Developmental Coordination Disorder in the News: Emotional Issues May Follow Motor Problems in Kids
[Source:  Reuters Health via Yahoo.com]

 

A recent study suggests the way kids with severe coordination problems see themselves may influence their emotional well-being later in life.

 

Coordination issues - sometimes diagnosed as developmental coordination disorder (DCD) - prevent people from accomplishing everyday tasks, such as using scissors or buttoning their shirts. The disorder can lead to frustration at school, at home and on the playground.

 

Read the Rest of This Article Through a Link on our Blog
Dyslexia in the News: Signs of Dyslexia Start Before Reading, Study Finds

[Source: ABC News]

 

Signs of dyslexia may begin even before a child tries to read, according to new research published in the journal Current Biology.

 

Dyslexia, a developmental reading disorder that occurs when the brain does not properly recognize and process certain symbols, cannot just be considered a language problem anymore, as it affects comprehension and visual understanding of symbols and patterns, said Andrea Facoetti, assistant professor of psychology at the University of Padova and co-author of the study. It has been widely "accepted that reading disorders arise from a spoken language problem, [but] results demonstrate the critical role played by visual attention in learning to read."

 

Read the Rest of This Article Through a Link on our Blog
Autism in the News:  Novel Mouse Model for Autism Yields Clues to a 50-Year-Old Mystery  
[Source:  Science Daily]

 

Early disruptions in serotonin signaling in the brain may contribute to autism spectrum disorder (ASD), and other "enduring effects on behavior," Vanderbilt University researchers report.

 

Serotonin is a brain chemical that carries signals across the synapse, or gap between nerve cells. The supply of serotonin is regulated by the serotonin transporter (SERT). In 2005, a team of Vanderbilt researchers led by Randy Blakely and James Sutcliffe identified rare genetic variations in children with ASD that disrupt SERT function.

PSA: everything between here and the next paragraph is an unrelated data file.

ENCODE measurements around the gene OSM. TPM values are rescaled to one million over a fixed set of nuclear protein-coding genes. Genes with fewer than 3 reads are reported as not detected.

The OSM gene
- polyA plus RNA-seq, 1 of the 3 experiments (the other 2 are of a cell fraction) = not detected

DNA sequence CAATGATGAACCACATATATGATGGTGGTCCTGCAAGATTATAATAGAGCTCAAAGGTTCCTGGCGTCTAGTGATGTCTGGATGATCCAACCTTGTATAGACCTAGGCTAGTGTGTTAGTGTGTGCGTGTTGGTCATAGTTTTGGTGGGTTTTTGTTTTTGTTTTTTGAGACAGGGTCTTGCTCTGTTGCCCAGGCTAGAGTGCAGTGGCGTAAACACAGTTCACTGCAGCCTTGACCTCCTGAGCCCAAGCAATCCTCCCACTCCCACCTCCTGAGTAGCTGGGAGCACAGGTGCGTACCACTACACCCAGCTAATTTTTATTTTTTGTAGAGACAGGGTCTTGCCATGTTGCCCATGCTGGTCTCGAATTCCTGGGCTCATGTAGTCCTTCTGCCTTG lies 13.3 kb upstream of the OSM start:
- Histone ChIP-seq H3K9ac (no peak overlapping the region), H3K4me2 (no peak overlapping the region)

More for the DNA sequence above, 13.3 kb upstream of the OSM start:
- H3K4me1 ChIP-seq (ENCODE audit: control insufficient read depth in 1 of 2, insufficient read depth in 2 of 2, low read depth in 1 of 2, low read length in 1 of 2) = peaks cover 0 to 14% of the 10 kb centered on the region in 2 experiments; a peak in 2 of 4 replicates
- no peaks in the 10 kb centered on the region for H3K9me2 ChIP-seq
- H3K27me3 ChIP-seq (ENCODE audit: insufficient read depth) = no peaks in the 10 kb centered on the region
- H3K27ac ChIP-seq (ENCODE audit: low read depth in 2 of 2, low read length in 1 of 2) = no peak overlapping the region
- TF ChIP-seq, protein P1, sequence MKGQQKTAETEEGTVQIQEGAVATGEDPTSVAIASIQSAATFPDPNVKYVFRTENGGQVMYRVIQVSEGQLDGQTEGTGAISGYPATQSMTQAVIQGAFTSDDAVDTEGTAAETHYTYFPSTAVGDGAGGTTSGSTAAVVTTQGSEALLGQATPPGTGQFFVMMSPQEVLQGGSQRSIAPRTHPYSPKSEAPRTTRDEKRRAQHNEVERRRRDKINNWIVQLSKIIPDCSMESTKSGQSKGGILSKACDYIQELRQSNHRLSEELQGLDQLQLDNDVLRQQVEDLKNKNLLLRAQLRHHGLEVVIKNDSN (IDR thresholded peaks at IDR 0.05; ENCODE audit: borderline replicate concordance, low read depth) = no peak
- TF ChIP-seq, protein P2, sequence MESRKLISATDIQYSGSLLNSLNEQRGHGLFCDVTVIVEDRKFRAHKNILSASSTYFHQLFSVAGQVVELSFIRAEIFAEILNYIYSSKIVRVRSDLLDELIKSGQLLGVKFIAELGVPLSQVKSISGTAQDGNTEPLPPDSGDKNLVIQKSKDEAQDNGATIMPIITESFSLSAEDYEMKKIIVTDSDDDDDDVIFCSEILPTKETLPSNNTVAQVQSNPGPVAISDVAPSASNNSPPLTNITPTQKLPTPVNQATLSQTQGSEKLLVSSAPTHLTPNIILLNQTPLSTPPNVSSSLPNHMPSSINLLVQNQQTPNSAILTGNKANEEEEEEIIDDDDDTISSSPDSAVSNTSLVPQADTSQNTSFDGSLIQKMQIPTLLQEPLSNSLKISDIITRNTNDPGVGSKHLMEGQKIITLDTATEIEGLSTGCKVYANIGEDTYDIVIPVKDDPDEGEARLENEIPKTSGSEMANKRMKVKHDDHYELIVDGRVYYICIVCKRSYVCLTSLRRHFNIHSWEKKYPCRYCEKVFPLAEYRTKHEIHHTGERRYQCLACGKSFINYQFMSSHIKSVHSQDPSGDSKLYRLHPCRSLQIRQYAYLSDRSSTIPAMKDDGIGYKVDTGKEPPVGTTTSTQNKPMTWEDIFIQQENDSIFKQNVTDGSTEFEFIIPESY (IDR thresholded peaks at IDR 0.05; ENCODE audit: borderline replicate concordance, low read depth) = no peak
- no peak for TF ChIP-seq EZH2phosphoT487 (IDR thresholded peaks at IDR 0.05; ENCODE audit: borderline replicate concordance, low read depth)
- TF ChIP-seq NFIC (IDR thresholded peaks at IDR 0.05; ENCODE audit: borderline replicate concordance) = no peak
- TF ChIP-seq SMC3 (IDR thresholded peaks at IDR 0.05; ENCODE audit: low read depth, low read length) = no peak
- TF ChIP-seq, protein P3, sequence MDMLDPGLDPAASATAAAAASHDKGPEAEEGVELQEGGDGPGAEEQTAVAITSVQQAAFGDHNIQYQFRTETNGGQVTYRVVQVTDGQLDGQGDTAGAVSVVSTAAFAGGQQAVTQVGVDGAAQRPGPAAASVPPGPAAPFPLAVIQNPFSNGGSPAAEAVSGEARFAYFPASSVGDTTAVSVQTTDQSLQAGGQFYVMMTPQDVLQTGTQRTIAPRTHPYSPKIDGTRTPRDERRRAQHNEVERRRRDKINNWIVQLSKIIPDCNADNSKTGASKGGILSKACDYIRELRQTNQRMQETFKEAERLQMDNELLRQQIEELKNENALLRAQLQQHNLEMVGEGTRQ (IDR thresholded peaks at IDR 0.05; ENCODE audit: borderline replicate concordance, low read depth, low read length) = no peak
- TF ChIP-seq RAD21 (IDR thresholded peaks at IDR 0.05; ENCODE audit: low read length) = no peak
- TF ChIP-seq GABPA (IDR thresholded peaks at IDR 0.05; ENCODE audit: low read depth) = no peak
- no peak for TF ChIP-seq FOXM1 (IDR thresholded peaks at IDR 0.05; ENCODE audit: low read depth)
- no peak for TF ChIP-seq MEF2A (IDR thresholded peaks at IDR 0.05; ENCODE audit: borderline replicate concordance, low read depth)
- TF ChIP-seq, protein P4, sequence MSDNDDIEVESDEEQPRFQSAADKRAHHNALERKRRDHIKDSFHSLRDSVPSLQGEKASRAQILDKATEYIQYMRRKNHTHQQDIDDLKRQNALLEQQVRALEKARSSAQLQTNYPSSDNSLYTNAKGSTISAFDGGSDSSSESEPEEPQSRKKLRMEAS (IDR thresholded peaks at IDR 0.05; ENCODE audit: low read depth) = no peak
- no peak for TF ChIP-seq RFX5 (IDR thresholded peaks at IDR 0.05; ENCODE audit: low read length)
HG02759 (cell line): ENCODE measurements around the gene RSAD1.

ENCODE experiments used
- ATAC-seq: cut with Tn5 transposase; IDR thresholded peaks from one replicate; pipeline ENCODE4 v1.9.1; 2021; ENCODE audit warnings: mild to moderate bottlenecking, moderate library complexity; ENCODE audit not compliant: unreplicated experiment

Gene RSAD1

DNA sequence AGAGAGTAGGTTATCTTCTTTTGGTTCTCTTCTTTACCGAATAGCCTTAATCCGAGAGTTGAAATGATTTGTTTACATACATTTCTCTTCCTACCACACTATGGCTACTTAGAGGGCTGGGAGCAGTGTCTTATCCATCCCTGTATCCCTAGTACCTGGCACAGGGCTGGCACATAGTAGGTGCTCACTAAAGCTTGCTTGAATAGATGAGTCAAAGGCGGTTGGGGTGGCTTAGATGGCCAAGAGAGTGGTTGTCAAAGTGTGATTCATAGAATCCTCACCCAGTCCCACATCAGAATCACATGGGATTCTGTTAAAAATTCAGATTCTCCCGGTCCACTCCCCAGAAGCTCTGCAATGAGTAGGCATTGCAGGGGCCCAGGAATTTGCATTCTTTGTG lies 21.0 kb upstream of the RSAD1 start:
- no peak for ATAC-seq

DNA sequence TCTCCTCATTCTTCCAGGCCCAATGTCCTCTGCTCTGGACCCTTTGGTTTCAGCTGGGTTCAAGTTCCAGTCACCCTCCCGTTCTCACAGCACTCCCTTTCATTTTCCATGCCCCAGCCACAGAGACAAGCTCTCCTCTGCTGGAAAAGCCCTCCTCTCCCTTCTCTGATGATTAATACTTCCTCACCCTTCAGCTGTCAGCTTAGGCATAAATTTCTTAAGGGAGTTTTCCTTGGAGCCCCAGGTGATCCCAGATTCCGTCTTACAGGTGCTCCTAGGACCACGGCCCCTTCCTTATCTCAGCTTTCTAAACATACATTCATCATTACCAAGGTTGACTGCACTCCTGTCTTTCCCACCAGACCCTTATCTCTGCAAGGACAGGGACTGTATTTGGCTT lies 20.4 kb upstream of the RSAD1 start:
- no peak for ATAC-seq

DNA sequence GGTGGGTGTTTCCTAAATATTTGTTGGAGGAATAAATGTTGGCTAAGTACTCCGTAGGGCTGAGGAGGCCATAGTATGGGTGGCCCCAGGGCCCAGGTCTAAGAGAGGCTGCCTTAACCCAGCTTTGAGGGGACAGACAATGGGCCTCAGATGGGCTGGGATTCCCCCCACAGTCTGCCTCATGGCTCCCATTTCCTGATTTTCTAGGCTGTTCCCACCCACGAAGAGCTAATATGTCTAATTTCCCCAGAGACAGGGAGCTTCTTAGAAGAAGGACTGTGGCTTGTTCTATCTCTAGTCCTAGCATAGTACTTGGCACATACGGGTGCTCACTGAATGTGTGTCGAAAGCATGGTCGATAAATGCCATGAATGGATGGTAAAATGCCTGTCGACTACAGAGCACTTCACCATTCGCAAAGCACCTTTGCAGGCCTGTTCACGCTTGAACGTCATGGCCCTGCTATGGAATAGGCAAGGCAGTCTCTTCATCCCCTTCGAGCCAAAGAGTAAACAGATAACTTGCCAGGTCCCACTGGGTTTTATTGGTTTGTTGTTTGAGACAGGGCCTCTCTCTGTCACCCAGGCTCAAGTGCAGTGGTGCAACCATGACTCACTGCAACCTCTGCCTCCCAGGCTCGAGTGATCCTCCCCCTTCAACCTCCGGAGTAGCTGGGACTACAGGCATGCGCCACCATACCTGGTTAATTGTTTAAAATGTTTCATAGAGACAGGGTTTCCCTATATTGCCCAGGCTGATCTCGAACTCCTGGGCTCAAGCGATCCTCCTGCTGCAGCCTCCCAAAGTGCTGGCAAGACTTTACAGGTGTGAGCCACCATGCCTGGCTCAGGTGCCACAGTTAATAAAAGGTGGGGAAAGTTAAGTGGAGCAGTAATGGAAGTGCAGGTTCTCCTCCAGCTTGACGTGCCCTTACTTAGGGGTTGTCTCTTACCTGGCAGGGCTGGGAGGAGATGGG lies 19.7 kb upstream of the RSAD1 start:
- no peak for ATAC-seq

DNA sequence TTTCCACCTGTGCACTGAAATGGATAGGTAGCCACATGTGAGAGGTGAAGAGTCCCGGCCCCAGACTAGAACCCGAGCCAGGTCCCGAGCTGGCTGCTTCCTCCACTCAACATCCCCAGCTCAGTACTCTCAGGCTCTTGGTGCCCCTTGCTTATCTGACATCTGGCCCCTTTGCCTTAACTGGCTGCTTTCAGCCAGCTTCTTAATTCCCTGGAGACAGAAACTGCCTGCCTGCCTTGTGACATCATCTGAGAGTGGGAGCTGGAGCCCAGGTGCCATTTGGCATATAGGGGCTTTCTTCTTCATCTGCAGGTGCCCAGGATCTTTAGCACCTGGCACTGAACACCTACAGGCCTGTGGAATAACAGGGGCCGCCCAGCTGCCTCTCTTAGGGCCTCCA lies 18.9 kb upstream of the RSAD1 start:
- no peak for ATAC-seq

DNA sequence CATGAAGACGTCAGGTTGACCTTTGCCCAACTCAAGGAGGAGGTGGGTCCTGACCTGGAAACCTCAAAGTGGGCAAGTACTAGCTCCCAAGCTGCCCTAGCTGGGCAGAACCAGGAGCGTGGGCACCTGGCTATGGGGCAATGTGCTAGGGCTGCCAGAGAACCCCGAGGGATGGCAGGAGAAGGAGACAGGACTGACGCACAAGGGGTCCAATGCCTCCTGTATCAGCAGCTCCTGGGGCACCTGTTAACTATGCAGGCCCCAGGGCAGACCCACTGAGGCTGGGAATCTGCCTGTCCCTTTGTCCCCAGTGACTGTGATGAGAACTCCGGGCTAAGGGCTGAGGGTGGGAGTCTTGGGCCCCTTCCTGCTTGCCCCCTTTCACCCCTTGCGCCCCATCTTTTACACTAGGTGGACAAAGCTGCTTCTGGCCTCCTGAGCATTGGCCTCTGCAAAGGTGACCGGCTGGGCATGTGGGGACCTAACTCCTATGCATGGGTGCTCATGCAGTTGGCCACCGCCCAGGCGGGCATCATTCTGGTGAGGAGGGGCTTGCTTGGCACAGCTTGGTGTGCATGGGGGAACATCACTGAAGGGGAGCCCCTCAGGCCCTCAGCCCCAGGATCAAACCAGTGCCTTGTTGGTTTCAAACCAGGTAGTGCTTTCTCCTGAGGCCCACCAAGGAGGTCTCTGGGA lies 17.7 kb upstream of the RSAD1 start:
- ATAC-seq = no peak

Read the Rest of this Article Through a Link on our Blog
ADHD in the News: ADHD Is Over-Diagnosed, Experts Say

What experts and the public have already long suspected is now supported by representative data collected by researchers at Ruhr-Universit�t Bochum (RUB) and University of Basel: ADHD, attention deficit hyperactivity disorder, is over-diagnosed. The study showed that child and adolescent psychotherapists and psychiatrists tend to give a diagnosis based on heuristics, unclear rules of thumb, rather than adhering to recognized diagnostic criteria. Boys in particular are substantially more often misdiagnosed compared to girls.

 

These are the most important results of a study conducted by Prof. Dr. Silvia Schneider and Prof. Dr. J�rgen Margraf (both from RUB) and Dr. Katrin Bruchm�ller (University of Basel) as reported in the periodical Journal of Consulting and Clinical Psychology.


Read the Rest of This Article Through a Link on our Blog
Research on Impulsivity in the News: Impulsive Tots at Risk for Gambling Problems Later: Study